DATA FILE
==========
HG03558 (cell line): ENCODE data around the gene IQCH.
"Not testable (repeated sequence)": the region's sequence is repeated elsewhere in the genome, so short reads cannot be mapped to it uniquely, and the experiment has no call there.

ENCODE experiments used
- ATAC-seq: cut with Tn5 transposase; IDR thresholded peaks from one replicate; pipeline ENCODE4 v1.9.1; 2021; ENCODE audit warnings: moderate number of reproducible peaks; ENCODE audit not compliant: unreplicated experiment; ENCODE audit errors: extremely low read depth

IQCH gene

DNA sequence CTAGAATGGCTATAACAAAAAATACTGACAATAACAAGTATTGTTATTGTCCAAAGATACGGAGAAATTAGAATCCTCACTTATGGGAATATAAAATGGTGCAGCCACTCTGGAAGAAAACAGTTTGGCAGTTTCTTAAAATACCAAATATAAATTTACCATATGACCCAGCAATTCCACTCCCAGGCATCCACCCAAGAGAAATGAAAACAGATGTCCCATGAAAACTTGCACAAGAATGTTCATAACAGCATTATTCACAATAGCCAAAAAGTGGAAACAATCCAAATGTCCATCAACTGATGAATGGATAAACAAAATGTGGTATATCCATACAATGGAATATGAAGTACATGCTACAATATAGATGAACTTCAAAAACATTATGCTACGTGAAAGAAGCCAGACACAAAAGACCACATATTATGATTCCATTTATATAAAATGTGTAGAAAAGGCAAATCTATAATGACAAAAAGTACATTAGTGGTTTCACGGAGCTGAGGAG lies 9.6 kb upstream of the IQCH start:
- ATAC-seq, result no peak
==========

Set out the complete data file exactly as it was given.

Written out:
HG03558 (cell line): ENCODE data around the gene IQCH.
"Not testable (repeated sequence)": the region's sequence is repeated elsewhere in the genome, so short reads cannot be mapped to it uniquely, and the experiment has no call there.

ENCODE experiments used
- ATAC-seq: cut with Tn5 transposase; IDR thresholded peaks from one replicate; pipeline ENCODE4 v1.9.1; 2021; ENCODE audit warnings: moderate number of reproducible peaks; ENCODE audit not compliant: unreplicated experiment; ENCODE audit errors: extremely low read depth

IQCH gene

DNA sequence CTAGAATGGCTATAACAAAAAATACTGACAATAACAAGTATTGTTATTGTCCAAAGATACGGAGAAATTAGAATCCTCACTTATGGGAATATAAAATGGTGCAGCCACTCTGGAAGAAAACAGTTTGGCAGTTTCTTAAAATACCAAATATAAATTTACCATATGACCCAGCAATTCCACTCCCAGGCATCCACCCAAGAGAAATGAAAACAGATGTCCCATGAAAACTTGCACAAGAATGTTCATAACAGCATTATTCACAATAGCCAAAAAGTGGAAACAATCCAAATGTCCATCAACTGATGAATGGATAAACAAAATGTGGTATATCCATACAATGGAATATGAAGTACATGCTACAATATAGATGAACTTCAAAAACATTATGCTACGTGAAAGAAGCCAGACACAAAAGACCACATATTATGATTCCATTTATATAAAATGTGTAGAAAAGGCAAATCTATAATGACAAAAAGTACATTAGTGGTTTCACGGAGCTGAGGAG lies 9.6 kb upstream of the IQCH start:
- ATAC-seq, result no peak